We all have a duty to confront the far right

We all have a duty to confront the far right

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With 542 incidents of far-right violence in Germany between January and August 2019, causing at least 240 casualties, Interior Minister Horst Seehofer is clearly correct when he describes right-wing extremism as the biggest danger to public security in his country.

CDU politician Walter Luebcke, who had lobbied for the rights of immigrants, was shot dead in his home last June by a militant neo-Nazi. When an attack on a synagogue in Halle was foiled last October, the perpetrator shot a passer-by and a man in a restaurant. And in the third deadly right-wing terror incident in the space of a year, nine people were killed last week in an attack on two shisha bars in Hanau, a small town near Frankfurt.

However, ministerial awareness of right-wing violence is one thing, but understanding its root causes is quite another.

Germans initially welcomed Chancellor Angela Merkel’s decision to allow about a million refugees into the country from the Middle East and North Africa, but public sentiment quickly turned —  especially in the states of the former East Germany, where economic deprivation is still prevalent after German reunification and there is resentment that they were not afforded the same level of help as the new migrants.

This was the breeding ground for the new far right. The Alternative fuer Deutschland (AfD) party in particular was able to exploit those who felt insufficiently represented and supported by the conventional parties. Indeed, the “converts” to the cause of the AfD and other far-right movements are not only disillusioned former supporters of the Christian Democrats or their Bavarian sister party, Christian Socialists; there are also disgruntled former supporters of the social democrats or the Linke (former communists). The AfD is represented in parliament at the federal level as well as in most states. It consistently downplays violence from the right, while vociferously attacking even the slightest legal transgression by a refugee – particularly if the refugee is a Muslim.

The cancer of racism is becoming more prevalent throughout Europe, with the rise of politicians such as Marine Le Pen, Matteo Salvini, Geert Wilders and Viktor Orban.

Cornelia Meyer

The prominent publisher of the influential Frankfurter Allgemeine Zeitung newspaper, Berthold Kohler, put it extremely well in an opinion article. “The business model (of the AfD) is inciting hatred and undermining liberal democratic values resulting in the self-destruction of civil society,” he wrote. These are strong words, but Kohler is definitely on to something.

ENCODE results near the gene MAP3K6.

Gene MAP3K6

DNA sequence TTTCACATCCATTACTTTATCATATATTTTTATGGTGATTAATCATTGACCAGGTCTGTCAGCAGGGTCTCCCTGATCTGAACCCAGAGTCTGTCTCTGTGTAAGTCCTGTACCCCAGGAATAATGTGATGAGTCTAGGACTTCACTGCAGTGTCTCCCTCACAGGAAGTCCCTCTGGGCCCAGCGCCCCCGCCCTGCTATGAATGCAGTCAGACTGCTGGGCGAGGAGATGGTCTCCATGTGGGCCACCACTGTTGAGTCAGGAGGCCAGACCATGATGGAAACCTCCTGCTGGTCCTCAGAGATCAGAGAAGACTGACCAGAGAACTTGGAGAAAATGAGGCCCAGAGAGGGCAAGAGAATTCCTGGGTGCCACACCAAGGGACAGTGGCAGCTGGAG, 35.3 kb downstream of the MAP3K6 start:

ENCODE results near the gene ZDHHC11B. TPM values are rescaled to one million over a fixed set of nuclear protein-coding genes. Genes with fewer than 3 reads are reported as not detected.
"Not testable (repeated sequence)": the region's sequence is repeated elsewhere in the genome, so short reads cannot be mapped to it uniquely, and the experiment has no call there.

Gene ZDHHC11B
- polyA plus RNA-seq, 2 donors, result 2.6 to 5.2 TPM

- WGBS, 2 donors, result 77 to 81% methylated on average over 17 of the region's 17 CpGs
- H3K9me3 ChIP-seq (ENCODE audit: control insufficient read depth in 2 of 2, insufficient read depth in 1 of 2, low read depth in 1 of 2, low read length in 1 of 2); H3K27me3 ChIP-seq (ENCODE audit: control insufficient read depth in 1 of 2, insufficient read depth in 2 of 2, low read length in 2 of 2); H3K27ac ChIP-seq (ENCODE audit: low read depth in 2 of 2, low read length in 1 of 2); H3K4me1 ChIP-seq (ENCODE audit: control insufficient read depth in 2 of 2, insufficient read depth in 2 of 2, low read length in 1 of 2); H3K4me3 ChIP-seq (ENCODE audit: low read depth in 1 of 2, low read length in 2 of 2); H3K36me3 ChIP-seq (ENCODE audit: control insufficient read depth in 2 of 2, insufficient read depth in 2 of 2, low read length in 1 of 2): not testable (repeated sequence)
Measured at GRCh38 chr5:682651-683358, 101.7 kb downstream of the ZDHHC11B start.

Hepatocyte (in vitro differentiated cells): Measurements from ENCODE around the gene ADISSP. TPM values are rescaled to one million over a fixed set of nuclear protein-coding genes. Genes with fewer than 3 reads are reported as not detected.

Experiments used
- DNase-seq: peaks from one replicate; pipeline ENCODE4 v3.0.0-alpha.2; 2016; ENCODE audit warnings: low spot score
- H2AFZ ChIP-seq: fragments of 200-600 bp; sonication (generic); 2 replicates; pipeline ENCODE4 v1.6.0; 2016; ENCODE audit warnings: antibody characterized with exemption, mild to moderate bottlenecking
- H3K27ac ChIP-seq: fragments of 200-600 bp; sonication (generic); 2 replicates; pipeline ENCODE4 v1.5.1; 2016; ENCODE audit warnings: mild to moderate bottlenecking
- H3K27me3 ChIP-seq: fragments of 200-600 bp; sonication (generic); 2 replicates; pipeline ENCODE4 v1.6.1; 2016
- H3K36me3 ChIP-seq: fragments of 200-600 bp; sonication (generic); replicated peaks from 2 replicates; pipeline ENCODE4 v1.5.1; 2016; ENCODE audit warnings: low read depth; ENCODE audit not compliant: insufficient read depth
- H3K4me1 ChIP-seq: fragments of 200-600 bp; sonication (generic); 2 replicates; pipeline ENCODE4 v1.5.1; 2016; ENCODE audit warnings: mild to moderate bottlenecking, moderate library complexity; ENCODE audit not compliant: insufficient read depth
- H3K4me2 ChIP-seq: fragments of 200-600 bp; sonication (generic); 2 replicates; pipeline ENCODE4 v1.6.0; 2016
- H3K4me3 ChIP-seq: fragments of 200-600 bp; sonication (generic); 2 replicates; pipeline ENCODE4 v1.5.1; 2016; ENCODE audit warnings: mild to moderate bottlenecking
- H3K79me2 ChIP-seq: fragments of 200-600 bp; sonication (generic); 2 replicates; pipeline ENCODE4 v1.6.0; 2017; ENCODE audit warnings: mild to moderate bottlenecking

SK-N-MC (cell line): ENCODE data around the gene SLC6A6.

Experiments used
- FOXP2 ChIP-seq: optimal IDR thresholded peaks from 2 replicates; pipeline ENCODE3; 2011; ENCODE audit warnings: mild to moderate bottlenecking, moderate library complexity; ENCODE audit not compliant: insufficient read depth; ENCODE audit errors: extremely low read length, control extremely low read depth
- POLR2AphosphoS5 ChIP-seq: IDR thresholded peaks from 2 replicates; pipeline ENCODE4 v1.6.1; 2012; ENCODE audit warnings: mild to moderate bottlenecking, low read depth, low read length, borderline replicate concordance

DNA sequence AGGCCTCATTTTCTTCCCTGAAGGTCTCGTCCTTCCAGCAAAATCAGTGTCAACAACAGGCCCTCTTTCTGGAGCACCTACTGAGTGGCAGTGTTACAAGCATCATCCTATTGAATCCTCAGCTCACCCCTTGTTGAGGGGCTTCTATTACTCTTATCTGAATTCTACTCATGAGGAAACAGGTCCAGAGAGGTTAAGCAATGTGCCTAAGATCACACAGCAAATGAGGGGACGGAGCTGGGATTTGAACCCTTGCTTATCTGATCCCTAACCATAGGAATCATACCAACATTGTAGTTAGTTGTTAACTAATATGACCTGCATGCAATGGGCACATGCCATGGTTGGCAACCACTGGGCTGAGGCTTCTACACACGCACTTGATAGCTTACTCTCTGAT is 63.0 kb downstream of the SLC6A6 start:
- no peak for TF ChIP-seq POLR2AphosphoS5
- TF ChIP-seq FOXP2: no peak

The cancer of racism is becoming more prevalent throughout Europe, with the rise of politicians such as Marine Le Pen of the Front National in France, Matteo Salvini of the League in Italy, Geert Wilders and the Freedom Party in the Netherlands, and Viktor Orban and his Fidesz party, who have governed Hungary since 2010.

These politicians all capitalize on a malaise among many who feel left behind by globalization, and feel that traditional mainstream politicians care about neither their plight nor their concerns. In many cases these people are disenfranchised — either self-perceived, or in reality.

This is dangerous, as recent developments in Germany prove. If you speak to immigrants — particularly people of color, or Muslims — they will tell you that they fear for the future. The mainstream parties have their work cut out bringing those on the fringes, whether right or left, back into the center.

As for the rest of us, we must not sit idly by. Islamophobia is prevalent in Europe and needs to be addressed at all levels. Racism in whatever form is never acceptable, and allowing it to pass is dangerous. And when people engage in hate speech, a response of polite silence is never an option.

  • Cornelia Meyer is a business consultant, macro-economist and energy expert. Twitter: @MeyerResources
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